Software development methodologies
Last modified on Fri 22 Jul 2022

If everyone is moving forward together, then success takes care of itself.

Agile software development methodologies

The term agile software development refers to software development methodologies centered around the idea of iterative development. Requirements and solutions evolve through collaboration between self-organizing cross-functional teams. It enables teams to deliver products faster, with greater quality and predictability and greater aptitude to respond to change.

What is it all about

There are many different agile project management methodologies used to implement the agile philosophy. Some of the most popular are Kanban, Lean, Dynamic System Development Model (DSDM) and Scrum. The latter will be in the focus of the following part as Scrum is primarly applied in our projects.


Scrum is an agile framework for developing, delivering and sustaining complex (software) products. It is designed for teams of ten or fewer members who break their work into goals that can be completed within time-boxed iterations (called sprints). The Scrum team tracks progress in 15-minute time-boxed daily meetings (called daily scrums). At the end of each sprint, a sprint review meeting is held to demonstrate the work which has been done, along with a sprint retrospective meeting to continuously improve the processes and practices.

Scrum roles


Stakeholders are the purpose for which a product or service is created in the first place. They have certain requirements that need to be fulfilled. It is the responsibility of the Scrum team to fulfill the given requirements of the stakeholders and satisfy them. An important point that needs to be noted is that stakeholders are not always Product owners, but Product owners are always stakeholders.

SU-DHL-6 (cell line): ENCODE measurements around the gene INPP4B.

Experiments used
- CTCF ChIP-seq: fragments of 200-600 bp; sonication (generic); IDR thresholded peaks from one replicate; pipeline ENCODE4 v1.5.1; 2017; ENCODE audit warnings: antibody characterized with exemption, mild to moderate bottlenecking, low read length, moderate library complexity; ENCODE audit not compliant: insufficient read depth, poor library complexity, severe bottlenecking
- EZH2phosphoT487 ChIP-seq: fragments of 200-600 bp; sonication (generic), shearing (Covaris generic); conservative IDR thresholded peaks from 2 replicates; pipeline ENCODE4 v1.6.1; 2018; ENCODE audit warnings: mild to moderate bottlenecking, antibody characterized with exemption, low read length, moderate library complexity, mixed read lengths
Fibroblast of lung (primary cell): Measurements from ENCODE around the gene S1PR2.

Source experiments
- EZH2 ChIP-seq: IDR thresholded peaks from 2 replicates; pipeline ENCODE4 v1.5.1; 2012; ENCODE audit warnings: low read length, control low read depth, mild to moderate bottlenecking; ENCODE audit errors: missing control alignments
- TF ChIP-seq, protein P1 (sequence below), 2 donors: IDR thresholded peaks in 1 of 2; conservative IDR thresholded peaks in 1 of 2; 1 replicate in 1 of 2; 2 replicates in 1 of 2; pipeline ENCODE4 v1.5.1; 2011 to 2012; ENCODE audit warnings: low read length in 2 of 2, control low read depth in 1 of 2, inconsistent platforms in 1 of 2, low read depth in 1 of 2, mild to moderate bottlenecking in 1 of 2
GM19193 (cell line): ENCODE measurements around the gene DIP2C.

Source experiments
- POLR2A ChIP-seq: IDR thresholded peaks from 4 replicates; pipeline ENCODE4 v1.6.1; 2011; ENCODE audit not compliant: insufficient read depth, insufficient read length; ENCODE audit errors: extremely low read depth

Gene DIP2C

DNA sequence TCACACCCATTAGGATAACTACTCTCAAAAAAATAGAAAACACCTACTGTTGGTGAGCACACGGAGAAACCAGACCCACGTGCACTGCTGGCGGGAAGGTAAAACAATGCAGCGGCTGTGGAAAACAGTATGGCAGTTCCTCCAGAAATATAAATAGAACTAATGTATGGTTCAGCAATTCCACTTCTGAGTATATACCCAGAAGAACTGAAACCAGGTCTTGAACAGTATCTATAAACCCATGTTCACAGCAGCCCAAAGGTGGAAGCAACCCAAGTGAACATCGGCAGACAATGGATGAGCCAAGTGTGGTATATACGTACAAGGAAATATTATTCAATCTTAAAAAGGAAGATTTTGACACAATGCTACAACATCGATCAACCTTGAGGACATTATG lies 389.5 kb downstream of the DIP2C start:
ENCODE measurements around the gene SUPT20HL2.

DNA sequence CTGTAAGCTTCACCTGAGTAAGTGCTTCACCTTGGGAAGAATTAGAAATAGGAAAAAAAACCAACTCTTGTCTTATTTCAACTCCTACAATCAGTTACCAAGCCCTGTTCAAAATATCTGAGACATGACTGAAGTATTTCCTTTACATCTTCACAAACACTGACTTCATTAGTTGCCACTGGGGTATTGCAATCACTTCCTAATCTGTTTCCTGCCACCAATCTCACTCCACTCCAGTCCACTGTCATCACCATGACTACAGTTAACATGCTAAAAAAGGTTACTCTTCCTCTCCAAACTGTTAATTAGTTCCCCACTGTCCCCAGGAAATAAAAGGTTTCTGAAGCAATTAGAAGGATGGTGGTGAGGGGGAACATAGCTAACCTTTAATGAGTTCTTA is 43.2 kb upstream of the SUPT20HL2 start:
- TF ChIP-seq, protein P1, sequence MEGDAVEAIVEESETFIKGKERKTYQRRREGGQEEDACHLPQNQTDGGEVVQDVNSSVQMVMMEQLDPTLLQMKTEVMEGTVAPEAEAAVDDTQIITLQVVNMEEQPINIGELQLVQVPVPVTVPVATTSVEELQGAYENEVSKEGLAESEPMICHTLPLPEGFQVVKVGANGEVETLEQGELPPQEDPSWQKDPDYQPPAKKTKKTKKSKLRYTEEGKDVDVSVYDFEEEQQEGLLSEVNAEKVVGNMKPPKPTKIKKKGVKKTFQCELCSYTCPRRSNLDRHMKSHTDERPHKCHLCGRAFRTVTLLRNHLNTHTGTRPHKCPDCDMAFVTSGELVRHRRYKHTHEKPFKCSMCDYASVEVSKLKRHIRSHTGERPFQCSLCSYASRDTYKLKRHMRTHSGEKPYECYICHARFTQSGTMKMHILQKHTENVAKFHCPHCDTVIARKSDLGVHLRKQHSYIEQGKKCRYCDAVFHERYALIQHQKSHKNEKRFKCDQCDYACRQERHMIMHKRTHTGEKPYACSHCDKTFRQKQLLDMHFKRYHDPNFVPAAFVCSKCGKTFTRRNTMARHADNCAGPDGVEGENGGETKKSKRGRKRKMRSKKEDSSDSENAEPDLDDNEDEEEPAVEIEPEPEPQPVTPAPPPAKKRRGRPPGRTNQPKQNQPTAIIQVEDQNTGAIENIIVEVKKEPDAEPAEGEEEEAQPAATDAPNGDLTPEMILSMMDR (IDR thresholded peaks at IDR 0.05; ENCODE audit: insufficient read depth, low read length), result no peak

Scrum master

The Scrum master ensures the team lives agile values and principles and follows the processes and practices that the team agreed they would use.

The responsibilities of a Scrum master include:

Product owner

Development team


Scrum ceremonies

Sprint planning

The sprint planning is performed by the product owner, development team and Scrum master.

The goal is to:

Backlog refinement

The backlog refinement, also referred to as product backlog grooming, is the activity of creating and refining product backlog items, estimating and prioritizing them. It is a method for keeping the backlog updated, clean and orderly. The refinement meeting is (mostly) attended by the Scrum master, Scrum team and Product owner.

Sprint review

The sprint review is a meeting held (mostly) on the last day of the sprint in which the team presents the results of the sprint to the stakeholders.

Sprint retrospective

The sprint retrospective is a team meeting held after the sprint review. It is an "improvement" meeting attended by all – the product owner, Scrum master, development team members, and only optionally with the stakeholders.

Its goal is to:

Daily Scrum

The Daily Scrum, also referred to as the daily stand-up, is a (daily) recurring time-boxed meeting (e.g. 15 minutes or less) at which team members are taking turns answering three questions:

  1. What did I accomplish since the last daily Scrum?
  2. What do I plan to work on by the next daily Scrum?
  3. What are the obstacles or impediments that are preventing me from making progress?

The goal is for everyone to understand the big picture of what is occurring.


Scrum artifacts

Product backlog

The product owner is responsible for managing a prioritized list known as the product backlog. The product backlog might contain new features, changes to existing features, defects, technical improvements, etc. The product owner collaborates with internal and external stakeholders to gather and define the product backlog items.